In 1386 the Duke of Lancaster invaded Galicia with the intention of making effective his legitimate claims to the throne of Castile with the death of Pedro I, since he was married to his daughter Constanza de Castilla. He disembarked in the Port of A Coruña from where he seized the most important towns, some agreeing with his claims and others by arms. The description of his campaign is told by the chronicler Jean Froissart, paying special attention to the siege and capture of Ribadavia, in the many deaths that occurred and in which the English got drunk with the good, strong and ardent wines of this town and its region.
A century later, the Sicilian humanist Lucio Marineo Siculo, Professor of Greek and Latin first in Palermo and later at the University of Salamanca, chaplain and chronicler of King Fernando El Catolico, in the book De Hispaniae laudibus published in 1496 or 1497,states in the chapter devoted to wine in the Iberian Peninsula, the best were four: one from the province of Ávila, another from Madrid, the one from Ribadavia and the Portuguese from Caparica (Setúbal). This book, written in Latin, the international language of that time, made it known the great quality of wine throughout Europe.
Ribeiro Exportation : England
In addition to other parts of the peninsula, especially the towns located on the Cantabrian coast, it was also exported to several northern countries, such as England, Holland, Flanders, Germany, etc., which, although they had some wine production, the product was of much lower quality than Ribeiro.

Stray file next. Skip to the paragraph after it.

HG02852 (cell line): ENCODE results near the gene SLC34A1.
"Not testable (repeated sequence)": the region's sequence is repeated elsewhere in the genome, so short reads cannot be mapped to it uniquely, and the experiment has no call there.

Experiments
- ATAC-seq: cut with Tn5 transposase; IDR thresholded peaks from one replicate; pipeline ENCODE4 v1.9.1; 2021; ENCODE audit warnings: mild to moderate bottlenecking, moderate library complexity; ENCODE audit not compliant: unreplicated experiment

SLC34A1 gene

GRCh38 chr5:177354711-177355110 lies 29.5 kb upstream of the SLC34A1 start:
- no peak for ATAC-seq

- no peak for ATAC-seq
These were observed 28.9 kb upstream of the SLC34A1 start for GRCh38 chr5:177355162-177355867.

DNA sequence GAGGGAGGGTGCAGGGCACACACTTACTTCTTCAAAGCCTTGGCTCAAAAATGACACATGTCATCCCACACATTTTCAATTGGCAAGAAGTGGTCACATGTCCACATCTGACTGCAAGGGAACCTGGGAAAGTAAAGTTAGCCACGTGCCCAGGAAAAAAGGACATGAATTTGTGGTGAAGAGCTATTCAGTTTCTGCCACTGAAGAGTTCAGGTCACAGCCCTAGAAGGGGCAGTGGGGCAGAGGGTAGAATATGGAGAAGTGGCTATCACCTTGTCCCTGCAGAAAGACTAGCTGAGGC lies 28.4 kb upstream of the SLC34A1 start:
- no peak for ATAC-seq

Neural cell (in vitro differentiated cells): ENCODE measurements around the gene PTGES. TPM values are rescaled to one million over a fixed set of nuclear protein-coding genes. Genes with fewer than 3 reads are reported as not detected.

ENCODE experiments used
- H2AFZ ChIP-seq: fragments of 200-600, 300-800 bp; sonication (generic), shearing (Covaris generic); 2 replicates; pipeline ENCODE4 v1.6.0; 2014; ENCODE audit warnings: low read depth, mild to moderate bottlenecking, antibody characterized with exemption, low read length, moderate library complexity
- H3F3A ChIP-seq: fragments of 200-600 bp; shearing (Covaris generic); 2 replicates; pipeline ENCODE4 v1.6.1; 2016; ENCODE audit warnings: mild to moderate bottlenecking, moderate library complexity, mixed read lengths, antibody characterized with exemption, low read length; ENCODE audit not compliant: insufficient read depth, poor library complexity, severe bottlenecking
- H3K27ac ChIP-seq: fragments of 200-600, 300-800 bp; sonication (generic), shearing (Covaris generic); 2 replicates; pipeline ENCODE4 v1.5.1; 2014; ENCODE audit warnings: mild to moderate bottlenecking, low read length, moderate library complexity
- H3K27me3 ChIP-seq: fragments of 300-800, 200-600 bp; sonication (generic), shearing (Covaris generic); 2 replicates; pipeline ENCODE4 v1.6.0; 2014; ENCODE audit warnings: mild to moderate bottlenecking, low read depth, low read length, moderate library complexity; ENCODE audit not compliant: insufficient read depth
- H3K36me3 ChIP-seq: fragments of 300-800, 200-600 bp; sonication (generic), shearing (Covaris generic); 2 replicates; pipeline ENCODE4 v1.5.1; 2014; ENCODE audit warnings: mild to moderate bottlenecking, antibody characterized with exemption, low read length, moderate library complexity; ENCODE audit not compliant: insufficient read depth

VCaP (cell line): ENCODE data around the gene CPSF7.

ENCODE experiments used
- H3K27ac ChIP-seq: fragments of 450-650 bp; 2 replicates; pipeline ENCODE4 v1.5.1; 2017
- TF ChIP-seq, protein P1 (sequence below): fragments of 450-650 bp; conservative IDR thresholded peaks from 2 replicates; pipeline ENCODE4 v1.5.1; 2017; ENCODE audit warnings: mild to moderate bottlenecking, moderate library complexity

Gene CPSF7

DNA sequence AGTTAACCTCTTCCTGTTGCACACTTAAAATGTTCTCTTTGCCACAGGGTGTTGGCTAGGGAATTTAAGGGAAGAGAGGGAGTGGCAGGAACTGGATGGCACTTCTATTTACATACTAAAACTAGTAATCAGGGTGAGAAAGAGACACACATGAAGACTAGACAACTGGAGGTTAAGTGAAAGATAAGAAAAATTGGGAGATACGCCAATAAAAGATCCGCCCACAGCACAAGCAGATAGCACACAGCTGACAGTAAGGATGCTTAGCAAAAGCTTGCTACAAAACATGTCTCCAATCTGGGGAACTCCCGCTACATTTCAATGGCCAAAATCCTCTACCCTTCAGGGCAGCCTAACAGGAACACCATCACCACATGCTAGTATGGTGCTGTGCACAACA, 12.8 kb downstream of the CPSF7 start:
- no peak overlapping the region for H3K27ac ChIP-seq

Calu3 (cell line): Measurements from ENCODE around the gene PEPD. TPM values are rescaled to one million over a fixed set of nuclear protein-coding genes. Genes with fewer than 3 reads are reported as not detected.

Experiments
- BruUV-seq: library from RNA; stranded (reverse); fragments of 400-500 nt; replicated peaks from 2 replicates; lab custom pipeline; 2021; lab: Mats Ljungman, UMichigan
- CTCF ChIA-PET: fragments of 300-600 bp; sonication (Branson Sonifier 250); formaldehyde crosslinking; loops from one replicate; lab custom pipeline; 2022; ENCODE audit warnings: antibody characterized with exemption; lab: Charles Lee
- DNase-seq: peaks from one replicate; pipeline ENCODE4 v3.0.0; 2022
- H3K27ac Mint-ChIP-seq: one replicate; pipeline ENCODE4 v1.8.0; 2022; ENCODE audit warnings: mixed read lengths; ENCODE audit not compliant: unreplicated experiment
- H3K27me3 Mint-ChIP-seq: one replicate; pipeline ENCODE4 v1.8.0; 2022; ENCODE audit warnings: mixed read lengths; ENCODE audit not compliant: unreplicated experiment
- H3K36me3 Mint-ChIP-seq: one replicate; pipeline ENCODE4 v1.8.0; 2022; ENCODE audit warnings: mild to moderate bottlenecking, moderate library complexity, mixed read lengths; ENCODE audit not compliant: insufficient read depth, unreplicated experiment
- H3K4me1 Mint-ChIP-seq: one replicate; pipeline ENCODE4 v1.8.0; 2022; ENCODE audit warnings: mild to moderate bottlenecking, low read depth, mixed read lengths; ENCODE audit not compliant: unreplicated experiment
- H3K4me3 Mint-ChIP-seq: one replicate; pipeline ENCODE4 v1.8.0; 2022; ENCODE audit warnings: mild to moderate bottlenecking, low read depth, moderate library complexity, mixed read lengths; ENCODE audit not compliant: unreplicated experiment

It was transported mainly by muleteers in wineskins on the back of horses and mules, and some also in rafts on the River Miño, to the Ports of A Coruña, Pontevedra, Vigo, Baiona, Tui, etc., which represented almost a third of the value of the wine.
As has been said, there’s no doubt that they had already been exporting well before, but the first time that it was fully documented was in 1527. That year an army was prepared and supplied in A Coruña to go to the Moluccas Islands, and for this reason, a large quantity of wine was ordered to be seized, of which from Ribadavia there were 2,000 “moios” (one “moio” = 132 litres). Several growers claimed that they could not deliver it because they had already sold it to other people, among whom one from the tiny village of Sadurnín (Cenlle) claimed that 30 “moios” of white wine had already been sold to the English.
The lack of data is due to the fact that no type of contract was usually made between sellers and buyers, as was common until fairly recent. In 1543 the Florentine Francisco Corbiny chartered a ship from Castro Urdiales (Cantabria), but which was in the Galician Port of Corcubión, to transport wine from Ribadavia to London. And in 1564 several English, French, Venetian and Flemish ships were loaded in Vigo, among other goods with Ribadavia wine.